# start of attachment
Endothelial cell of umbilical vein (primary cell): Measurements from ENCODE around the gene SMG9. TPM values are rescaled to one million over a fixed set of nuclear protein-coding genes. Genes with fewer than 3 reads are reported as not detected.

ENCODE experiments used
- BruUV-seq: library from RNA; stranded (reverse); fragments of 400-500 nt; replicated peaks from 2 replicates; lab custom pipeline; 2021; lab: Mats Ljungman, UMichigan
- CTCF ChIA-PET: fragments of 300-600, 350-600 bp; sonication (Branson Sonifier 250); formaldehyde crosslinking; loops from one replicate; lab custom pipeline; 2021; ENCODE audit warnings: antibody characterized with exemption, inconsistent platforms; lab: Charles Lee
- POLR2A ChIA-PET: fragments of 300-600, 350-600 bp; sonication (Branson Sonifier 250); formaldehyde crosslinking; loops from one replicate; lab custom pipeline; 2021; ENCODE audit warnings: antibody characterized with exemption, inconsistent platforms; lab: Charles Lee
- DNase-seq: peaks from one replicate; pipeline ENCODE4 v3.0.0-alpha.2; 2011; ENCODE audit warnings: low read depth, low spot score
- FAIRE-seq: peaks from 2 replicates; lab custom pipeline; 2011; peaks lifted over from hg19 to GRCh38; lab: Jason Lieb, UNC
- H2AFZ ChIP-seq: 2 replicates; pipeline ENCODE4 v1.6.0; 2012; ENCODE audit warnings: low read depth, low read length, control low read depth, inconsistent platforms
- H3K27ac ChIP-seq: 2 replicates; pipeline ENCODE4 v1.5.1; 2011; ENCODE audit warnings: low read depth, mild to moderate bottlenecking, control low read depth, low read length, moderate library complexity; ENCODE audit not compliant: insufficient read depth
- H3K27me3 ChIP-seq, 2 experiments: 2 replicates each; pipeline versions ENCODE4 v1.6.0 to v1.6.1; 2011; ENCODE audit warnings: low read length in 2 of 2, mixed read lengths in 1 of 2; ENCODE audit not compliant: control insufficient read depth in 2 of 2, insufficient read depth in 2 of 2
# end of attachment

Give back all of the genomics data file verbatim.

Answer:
Endothelial cell of umbilical vein (primary cell): Measurements from ENCODE around the gene SMG9. TPM values are rescaled to one million over a fixed set of nuclear protein-coding genes. Genes with fewer than 3 reads are reported as not detected.

ENCODE experiments used
- BruUV-seq: library from RNA; stranded (reverse); fragments of 400-500 nt; replicated peaks from 2 replicates; lab custom pipeline; 2021; lab: Mats Ljungman, UMichigan
- CTCF ChIA-PET: fragments of 300-600, 350-600 bp; sonication (Branson Sonifier 250); formaldehyde crosslinking; loops from one replicate; lab custom pipeline; 2021; ENCODE audit warnings: antibody characterized with exemption, inconsistent platforms; lab: Charles Lee
- POLR2A ChIA-PET: fragments of 300-600, 350-600 bp; sonication (Branson Sonifier 250); formaldehyde crosslinking; loops from one replicate; lab custom pipeline; 2021; ENCODE audit warnings: antibody characterized with exemption, inconsistent platforms; lab: Charles Lee
- DNase-seq: peaks from one replicate; pipeline ENCODE4 v3.0.0-alpha.2; 2011; ENCODE audit warnings: low read depth, low spot score
- FAIRE-seq: peaks from 2 replicates; lab custom pipeline; 2011; peaks lifted over from hg19 to GRCh38; lab: Jason Lieb, UNC
- H2AFZ ChIP-seq: 2 replicates; pipeline ENCODE4 v1.6.0; 2012; ENCODE audit warnings: low read depth, low read length, control low read depth, inconsistent platforms
- H3K27ac ChIP-seq: 2 replicates; pipeline ENCODE4 v1.5.1; 2011; ENCODE audit warnings: low read depth, mild to moderate bottlenecking, control low read depth, low read length, moderate library complexity; ENCODE audit not compliant: insufficient read depth
- H3K27me3 ChIP-seq, 2 experiments: 2 replicates each; pipeline versions ENCODE4 v1.6.0 to v1.6.1; 2011; ENCODE audit warnings: low read length in 2 of 2, mixed read lengths in 1 of 2; ENCODE audit not compliant: control insufficient read depth in 2 of 2, insufficient read depth in 2 of 2